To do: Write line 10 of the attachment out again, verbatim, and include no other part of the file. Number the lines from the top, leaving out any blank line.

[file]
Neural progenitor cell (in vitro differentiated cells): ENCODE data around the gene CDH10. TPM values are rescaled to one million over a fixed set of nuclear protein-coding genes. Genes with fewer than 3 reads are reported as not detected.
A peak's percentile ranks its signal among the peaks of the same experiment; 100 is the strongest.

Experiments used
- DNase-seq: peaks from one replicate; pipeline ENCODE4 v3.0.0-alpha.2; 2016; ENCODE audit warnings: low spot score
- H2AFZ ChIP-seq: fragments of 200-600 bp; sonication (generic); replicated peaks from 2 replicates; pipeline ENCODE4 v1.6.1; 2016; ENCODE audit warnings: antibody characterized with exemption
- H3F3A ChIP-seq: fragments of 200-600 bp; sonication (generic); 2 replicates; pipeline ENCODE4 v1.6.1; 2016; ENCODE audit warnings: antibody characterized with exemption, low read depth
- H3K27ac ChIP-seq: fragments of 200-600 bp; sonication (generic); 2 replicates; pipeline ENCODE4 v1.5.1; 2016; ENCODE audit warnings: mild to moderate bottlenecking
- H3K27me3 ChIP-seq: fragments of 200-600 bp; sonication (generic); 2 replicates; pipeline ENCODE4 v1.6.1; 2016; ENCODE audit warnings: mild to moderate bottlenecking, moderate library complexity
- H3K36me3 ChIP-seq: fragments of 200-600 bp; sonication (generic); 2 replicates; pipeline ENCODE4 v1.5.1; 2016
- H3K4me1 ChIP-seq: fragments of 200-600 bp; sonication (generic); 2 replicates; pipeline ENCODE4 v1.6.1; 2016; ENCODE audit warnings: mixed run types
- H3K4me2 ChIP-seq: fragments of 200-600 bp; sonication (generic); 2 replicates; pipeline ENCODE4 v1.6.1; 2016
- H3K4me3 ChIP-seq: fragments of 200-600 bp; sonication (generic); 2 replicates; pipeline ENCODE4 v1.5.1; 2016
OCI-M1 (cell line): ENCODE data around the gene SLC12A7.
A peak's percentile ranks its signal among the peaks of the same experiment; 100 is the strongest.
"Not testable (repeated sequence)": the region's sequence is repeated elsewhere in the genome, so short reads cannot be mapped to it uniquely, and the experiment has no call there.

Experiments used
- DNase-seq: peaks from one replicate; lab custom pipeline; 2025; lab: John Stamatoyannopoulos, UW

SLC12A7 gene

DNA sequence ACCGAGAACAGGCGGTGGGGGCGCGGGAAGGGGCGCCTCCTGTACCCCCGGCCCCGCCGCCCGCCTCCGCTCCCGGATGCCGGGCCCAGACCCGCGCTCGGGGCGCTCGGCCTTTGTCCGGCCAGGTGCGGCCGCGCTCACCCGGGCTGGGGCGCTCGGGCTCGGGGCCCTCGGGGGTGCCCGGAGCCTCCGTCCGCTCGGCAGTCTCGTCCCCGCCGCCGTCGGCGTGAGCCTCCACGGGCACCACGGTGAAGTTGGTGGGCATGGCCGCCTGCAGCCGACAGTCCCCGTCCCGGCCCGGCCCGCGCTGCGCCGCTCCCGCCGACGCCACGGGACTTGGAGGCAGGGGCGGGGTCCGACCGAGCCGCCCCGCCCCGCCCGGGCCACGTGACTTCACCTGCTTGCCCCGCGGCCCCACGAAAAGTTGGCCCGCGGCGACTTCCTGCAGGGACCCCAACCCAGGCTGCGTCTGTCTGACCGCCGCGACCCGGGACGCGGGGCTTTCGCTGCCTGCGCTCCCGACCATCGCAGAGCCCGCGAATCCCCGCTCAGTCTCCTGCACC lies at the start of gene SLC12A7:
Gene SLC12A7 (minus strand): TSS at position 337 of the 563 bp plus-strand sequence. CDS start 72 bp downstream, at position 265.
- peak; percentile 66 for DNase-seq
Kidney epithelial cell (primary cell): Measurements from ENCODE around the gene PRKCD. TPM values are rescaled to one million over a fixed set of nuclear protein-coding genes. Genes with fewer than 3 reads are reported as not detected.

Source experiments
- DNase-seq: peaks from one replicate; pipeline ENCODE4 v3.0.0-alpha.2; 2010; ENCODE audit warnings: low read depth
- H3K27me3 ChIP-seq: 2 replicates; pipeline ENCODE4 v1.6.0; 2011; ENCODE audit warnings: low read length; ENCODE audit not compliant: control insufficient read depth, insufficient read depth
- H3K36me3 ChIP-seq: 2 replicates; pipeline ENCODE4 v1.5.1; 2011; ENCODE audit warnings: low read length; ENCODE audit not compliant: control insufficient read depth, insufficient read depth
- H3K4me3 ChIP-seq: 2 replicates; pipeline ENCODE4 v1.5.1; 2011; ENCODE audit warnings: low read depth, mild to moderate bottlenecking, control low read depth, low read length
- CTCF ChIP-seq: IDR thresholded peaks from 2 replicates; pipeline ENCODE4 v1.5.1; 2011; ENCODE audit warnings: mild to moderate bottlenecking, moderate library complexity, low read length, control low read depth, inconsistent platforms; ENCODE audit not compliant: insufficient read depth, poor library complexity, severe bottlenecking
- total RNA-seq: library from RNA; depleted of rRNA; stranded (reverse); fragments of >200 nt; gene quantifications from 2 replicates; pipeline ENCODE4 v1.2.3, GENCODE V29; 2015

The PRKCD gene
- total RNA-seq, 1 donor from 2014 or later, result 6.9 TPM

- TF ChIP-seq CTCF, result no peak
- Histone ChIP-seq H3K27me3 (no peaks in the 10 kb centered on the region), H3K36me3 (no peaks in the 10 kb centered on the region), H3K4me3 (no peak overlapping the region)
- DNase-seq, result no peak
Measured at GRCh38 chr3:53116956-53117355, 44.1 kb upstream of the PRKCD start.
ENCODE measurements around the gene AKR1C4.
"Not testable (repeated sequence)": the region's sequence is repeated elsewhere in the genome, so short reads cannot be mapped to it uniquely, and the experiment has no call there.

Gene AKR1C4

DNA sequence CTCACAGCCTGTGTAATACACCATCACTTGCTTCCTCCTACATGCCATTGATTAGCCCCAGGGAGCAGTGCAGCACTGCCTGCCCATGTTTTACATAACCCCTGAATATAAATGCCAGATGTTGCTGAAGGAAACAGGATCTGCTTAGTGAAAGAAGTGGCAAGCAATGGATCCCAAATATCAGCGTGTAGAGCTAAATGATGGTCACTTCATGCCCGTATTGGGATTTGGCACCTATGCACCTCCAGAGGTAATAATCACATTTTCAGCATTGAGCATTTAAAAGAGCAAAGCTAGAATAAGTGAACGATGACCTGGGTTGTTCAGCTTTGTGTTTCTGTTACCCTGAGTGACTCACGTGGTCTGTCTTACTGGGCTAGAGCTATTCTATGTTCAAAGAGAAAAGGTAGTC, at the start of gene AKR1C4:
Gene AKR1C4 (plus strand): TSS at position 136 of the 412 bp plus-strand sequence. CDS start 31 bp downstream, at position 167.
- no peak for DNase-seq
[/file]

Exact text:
- H3K4me1 ChIP-seq: fragments of 200-600 bp; sonication (generic); 2 replicates; pipeline ENCODE4 v1.6.1; 2016; ENCODE audit warnings: mixed run types